The Tender Bar by J.R. Moehringer

tender barI loved this one.

The Tender Bar is a memoir of one man’s life in a bar. JR was a little boy surrounded by women and girls: he lived with his mother, grandmother, aunt and four girl cousins (and a grandfather, uncle and a boy cousin, but still). He felt drawn to men: in his hindsight telling, he felt the lack of a father, and sought male attentions and teachings, and a model for becoming a man. He found this in his uncle, but even more so, in the hallowed space just 142 steps away, where his uncle tended bar.

This is both a bildungsroman and the story of a bar. By some extension, it is thirdly the story of a place: Manhasset, Long Island, a town historically fixated on drinking and comfortable, sociable places to do it in. We see JR’s childhood – deeply chaotic and troubled in his home life, but bolstered by a beloved and mostly stable (if chaotic in their own way) group of men from the bar. We see him grow up, learn about himself and the world, and experiment with concepts of what he owes to his world and what he’ll do with himself. There is always the bar, at the center of these concepts. Eventually, JR becomes an adult, and the bar ages alongside him. Losses come with age, culminating in the losses of September 11, 2001, which were widespread for a town that commuted into the City and into the World Trade Centers.

I loved many things about this book. I loved the format, which begins with some (presumably research-based) backstory about Manhasset, and with some musings on bars and life. (See my book beginning.) I loved Moehringer’s tone: of immense and frequent humor, often self-deprecating, but also of sober reckoning. He made me laugh out loud until I had to put the book down and hold my belly. I liked the perspective he took, the places where his adult’s wisdom did and did not inform his telling of the child’s experience. I felt drawn to the family, the bar community, and JR’s difficulties with differences in class (when he goes off, of all places, to Yale) and geography (moving at one point to Arizona, where his accent stands out). Despite being totally foreign to me, the Manhasset setting made sense, came alive in this telling. (And not for the first time: Manhasset is the model for the setting of The Great Gatsby.) And of course as much as anything I loved this bar: I loved his love for the bar, and sympathized with it, and I loved the place itself. I recognize and feel affection for a place with playfully rude, unhurried service, a divey atmosphere but with professional cocktail construction. It is a literary place, named Dickens in Moehring’s youth and later changed to Publicans but keeping its nod to culture, song and theatre, and especially words. JR tried for years to write about the place while in the place – the concept that the reader knows would eventually become The Tender Bar.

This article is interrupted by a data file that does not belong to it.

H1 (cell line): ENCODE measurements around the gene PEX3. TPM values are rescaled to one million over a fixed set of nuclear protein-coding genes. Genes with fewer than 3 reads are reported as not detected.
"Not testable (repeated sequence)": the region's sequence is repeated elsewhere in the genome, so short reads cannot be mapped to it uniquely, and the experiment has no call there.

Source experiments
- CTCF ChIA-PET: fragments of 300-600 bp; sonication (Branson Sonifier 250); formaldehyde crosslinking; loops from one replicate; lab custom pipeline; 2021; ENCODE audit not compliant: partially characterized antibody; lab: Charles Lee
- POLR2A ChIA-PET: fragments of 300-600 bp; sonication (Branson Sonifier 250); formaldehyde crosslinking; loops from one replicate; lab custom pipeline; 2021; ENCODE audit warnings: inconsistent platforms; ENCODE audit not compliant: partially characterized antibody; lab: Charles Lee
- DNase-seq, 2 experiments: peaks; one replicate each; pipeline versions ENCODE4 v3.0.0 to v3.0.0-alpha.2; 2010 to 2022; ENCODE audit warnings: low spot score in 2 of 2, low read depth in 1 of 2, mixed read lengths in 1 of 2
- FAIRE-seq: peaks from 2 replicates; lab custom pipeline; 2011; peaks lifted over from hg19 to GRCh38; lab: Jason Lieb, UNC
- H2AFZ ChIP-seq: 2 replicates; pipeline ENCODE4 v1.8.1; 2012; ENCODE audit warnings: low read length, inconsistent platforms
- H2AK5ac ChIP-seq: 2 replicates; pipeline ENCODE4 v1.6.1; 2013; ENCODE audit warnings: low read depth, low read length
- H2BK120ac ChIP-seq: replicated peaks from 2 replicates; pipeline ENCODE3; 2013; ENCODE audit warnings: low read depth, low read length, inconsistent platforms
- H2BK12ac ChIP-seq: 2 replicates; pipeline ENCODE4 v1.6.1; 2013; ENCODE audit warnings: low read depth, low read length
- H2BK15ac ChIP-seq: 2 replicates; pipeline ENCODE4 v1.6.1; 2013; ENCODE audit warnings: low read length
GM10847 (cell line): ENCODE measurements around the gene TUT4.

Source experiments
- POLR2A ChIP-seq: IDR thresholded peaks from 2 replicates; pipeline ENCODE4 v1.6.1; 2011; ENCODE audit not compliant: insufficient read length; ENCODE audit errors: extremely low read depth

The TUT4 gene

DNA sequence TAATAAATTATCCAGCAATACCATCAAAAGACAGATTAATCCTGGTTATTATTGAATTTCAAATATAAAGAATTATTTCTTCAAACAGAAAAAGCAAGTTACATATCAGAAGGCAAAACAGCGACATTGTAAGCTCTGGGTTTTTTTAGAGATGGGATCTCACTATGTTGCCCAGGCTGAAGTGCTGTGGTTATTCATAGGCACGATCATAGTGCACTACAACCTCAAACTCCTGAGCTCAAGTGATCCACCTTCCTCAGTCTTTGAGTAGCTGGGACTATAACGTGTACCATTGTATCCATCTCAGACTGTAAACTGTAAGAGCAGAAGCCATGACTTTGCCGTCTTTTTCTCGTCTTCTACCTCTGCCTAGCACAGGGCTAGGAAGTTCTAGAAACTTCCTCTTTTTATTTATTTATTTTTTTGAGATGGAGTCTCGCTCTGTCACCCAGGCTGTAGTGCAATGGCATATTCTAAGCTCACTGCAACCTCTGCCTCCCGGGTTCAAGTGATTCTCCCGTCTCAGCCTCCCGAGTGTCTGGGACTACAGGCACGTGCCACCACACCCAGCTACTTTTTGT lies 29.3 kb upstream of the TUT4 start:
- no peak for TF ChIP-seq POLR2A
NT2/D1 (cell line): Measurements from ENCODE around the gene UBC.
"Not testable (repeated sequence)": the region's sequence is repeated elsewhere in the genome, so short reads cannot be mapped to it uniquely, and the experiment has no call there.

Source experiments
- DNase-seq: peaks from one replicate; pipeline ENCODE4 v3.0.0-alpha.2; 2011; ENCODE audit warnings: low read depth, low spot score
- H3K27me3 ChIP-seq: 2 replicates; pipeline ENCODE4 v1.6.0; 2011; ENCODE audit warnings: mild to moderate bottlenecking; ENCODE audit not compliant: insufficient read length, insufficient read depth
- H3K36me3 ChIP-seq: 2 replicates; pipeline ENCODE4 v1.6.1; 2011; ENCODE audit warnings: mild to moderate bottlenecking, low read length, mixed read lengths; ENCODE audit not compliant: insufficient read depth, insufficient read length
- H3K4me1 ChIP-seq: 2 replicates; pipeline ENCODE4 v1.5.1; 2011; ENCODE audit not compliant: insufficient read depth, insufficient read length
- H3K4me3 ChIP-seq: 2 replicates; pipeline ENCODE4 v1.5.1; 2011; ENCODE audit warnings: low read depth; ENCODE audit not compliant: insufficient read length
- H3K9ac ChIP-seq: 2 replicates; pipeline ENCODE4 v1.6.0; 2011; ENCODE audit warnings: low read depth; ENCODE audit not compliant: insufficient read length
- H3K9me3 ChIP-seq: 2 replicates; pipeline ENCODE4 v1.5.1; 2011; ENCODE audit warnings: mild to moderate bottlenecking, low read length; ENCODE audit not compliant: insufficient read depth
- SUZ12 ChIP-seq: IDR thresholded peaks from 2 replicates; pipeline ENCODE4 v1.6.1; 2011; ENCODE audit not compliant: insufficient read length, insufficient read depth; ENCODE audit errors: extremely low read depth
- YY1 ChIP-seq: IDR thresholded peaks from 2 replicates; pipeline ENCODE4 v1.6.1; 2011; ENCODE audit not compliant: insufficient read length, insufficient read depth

In this place he meets men (and some women) from all walks of life, professors and police officers and bookies and poets and more. He compares the bar to the Iliad (sure to either win my heart or offend me; here, the former):

In fact the bar and the poem complemented each other, like companion pieces. Each smacked of ageless verities about men.

And he goes on to identify the Ajax, the Hector, the Achilles he finds in Publicans.

I’m sure I give the impression that this is a book seeped in testosterone, and that’s not untrue, but it’s more nuanced than that. For years, JR looked for men to teach him what it meant to be a man. It was something of an obsession for this mostly-fatherless boy (although one wonders how much of that is inserted in hindsight). There are women in the story, too, of course: a girl cousin, a girlfriend, female friends, but centrally his mother, from whom he learns a lot. In the end, he acknowledges that she did a better job of many of the virtues he looked to men for, than did the men he found.

He offers nuggets about writing. As attributed to a priest he meets in the bar car of the train from the City back to Manhasset:

Do you know why God invented writers? Because He loves a good story. And He doesn’t give a damn about words. Words are the curtain we’ve hung between Him and our true selves. Try not to think about the words. Don’t strain for the perfect sentence. There’s no such thing. Writing is guesswork. Every sentence is an educated guess, the reader’s as much as yours. Think about that the next time you curl a piece of paper into your typewriter.

I could spend all day on this quotation alone, some of which I’d take issue with – I think words are very important, and I think the perfect sentence is to be sought – but there’s a lot to ponder and a lot of wisdom there.

I feel like I’ve gotten to know JR Moehringer by reading his story, and I like him. I acknowledge his flaws but would be his friend. That’s a fine outcome for a memoir, I think. This was an excellent book, in its stories, its characters, its format, the details of its writing, and its emotional tone. It’s a little like The Liars’ Club in its best parts: funny, self-deprecating, sad, beautiful, brave, honorable, ironic. I raise my glass.

Rating: 9 pet mice.

One Response

  1. […] other day, I reviewed The Tender Bar, a book I loved. Not everyone will love it, though. For one thing, the author is extremely […]

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